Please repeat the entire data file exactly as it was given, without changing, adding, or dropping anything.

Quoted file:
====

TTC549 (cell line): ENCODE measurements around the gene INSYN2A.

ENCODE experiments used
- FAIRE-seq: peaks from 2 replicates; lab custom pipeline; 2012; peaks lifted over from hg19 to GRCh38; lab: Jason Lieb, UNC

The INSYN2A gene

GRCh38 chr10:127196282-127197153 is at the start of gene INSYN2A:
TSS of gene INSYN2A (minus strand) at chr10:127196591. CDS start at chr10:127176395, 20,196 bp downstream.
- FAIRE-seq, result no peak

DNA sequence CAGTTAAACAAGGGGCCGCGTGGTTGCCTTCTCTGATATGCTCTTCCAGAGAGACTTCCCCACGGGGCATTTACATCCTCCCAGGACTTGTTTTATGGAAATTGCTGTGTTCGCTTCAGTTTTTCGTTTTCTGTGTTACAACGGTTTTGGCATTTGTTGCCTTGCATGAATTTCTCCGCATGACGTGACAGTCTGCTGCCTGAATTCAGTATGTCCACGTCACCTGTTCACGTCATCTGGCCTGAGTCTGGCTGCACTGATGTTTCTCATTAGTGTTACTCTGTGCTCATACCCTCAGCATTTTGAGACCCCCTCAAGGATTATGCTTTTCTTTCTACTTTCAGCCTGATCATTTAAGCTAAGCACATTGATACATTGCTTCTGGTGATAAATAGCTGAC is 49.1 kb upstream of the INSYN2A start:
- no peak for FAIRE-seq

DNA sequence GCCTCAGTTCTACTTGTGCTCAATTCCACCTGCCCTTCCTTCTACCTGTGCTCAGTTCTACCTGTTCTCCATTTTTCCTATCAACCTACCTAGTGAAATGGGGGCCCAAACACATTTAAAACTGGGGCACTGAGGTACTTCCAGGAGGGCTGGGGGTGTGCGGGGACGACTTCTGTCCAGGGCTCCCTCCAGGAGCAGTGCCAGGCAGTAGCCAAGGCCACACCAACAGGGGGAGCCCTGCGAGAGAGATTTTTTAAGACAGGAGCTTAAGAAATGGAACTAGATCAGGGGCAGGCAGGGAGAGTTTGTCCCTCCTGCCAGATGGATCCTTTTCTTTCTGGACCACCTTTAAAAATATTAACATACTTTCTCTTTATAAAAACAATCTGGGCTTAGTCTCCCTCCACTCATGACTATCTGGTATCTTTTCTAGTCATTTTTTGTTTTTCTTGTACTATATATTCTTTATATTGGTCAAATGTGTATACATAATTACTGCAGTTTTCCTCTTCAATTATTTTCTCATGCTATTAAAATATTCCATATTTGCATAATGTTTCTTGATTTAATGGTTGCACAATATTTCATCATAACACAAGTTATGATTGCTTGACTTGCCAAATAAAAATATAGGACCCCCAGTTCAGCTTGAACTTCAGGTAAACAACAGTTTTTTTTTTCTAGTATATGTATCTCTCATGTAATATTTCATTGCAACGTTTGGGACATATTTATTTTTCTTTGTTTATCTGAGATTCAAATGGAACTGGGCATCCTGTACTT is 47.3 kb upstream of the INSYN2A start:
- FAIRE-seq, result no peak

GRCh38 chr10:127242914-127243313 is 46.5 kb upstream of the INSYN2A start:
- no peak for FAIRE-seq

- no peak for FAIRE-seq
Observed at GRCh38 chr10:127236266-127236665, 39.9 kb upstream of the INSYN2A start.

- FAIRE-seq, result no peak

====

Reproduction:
TTC549 (cell line): ENCODE measurements around the gene INSYN2A.

ENCODE experiments used
- FAIRE-seq: peaks from 2 replicates; lab custom pipeline; 2012; peaks lifted over from hg19 to GRCh38; lab: Jason Lieb, UNC

The INSYN2A gene

GRCh38 chr10:127196282-127197153 is at the start of gene INSYN2A:
TSS of gene INSYN2A (minus strand) at chr10:127196591. CDS start at chr10:127176395, 20,196 bp downstream.
- FAIRE-seq, result no peak

DNA sequence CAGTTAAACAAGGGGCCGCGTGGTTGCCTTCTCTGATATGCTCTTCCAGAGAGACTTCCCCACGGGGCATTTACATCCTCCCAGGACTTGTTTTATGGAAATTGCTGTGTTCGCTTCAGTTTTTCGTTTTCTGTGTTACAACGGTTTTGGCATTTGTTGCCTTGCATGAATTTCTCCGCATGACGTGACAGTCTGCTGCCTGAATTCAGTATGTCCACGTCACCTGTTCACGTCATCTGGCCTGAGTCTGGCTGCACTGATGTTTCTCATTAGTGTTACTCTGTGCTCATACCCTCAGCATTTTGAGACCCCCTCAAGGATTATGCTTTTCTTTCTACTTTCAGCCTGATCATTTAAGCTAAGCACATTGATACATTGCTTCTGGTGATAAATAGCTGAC is 49.1 kb upstream of the INSYN2A start:
- no peak for FAIRE-seq

DNA sequence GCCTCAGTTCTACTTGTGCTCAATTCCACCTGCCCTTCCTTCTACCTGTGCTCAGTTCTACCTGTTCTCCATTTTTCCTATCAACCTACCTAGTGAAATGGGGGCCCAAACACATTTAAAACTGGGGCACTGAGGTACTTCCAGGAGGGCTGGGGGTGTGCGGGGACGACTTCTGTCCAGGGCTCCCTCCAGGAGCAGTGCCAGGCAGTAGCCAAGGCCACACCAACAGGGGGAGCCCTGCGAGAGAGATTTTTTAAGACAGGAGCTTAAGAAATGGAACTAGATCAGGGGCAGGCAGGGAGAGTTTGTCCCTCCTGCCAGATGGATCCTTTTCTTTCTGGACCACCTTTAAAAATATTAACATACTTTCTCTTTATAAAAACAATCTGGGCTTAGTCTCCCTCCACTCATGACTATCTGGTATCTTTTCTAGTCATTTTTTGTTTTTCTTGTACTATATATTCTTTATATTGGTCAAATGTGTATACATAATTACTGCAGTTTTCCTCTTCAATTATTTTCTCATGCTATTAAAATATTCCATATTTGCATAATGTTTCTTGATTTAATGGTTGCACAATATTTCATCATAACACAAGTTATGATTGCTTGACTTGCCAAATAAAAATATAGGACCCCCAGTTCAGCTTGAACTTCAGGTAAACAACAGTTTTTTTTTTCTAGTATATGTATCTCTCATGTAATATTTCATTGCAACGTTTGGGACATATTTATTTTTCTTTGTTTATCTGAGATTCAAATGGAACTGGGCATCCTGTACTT is 47.3 kb upstream of the INSYN2A start:
- FAIRE-seq, result no peak

GRCh38 chr10:127242914-127243313 is 46.5 kb upstream of the INSYN2A start:
- no peak for FAIRE-seq

- no peak for FAIRE-seq
Observed at GRCh38 chr10:127236266-127236665, 39.9 kb upstream of the INSYN2A start.

- FAIRE-seq, result no peak